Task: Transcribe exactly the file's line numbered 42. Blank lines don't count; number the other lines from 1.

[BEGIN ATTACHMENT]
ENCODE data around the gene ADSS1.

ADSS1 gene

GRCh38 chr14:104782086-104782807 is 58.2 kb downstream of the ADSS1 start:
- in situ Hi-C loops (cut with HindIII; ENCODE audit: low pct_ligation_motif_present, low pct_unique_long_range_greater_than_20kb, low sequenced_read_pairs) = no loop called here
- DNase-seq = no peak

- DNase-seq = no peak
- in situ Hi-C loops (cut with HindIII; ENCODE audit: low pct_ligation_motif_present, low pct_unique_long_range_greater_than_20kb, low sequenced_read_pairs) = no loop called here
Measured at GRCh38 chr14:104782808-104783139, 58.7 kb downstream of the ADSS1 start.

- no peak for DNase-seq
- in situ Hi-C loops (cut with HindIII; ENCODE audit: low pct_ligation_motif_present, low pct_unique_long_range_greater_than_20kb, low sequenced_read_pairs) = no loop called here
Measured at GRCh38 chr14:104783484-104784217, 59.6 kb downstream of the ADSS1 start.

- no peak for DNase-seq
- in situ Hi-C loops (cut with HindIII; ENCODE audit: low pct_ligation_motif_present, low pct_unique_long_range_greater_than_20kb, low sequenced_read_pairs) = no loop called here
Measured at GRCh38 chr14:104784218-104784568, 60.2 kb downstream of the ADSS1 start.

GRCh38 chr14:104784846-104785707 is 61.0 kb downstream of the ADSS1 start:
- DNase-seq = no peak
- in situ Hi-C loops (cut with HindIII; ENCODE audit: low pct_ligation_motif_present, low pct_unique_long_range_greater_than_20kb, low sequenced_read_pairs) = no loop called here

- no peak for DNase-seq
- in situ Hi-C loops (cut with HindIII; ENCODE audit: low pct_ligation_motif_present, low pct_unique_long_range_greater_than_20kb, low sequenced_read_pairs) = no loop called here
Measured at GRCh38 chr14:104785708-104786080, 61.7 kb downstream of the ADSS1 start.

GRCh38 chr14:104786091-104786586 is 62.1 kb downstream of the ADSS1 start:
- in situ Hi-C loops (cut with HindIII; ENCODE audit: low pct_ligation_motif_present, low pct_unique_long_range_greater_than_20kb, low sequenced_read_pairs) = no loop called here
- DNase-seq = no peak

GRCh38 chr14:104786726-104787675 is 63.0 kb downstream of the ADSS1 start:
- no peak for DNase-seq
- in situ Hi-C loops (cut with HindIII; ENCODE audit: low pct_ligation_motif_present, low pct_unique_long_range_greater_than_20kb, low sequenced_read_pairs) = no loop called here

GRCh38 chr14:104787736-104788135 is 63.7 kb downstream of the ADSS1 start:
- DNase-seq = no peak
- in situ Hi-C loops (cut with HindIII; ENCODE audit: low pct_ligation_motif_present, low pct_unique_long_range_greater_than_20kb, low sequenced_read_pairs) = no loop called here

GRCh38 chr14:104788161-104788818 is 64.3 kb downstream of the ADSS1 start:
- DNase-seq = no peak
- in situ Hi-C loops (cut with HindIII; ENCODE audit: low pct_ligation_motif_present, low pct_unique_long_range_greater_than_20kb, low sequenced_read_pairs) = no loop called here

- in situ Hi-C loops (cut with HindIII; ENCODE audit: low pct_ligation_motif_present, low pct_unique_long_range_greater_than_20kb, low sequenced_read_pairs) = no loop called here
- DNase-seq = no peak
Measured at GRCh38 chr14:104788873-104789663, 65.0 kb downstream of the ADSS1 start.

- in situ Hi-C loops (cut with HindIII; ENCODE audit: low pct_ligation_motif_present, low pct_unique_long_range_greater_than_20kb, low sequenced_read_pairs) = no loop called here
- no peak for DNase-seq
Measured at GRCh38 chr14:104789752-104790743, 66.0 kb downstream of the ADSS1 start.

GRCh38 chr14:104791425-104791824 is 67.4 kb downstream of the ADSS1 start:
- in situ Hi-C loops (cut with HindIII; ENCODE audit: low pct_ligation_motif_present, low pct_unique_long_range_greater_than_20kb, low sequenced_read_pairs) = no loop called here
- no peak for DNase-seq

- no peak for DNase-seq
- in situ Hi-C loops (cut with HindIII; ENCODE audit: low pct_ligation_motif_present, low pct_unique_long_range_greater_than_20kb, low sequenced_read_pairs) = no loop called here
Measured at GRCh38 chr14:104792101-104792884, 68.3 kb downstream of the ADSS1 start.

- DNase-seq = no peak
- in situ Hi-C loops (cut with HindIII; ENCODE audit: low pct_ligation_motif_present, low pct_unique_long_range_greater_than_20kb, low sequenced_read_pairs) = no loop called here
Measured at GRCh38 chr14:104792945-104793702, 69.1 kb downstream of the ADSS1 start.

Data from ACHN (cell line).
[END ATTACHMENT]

- no peak for DNase-seq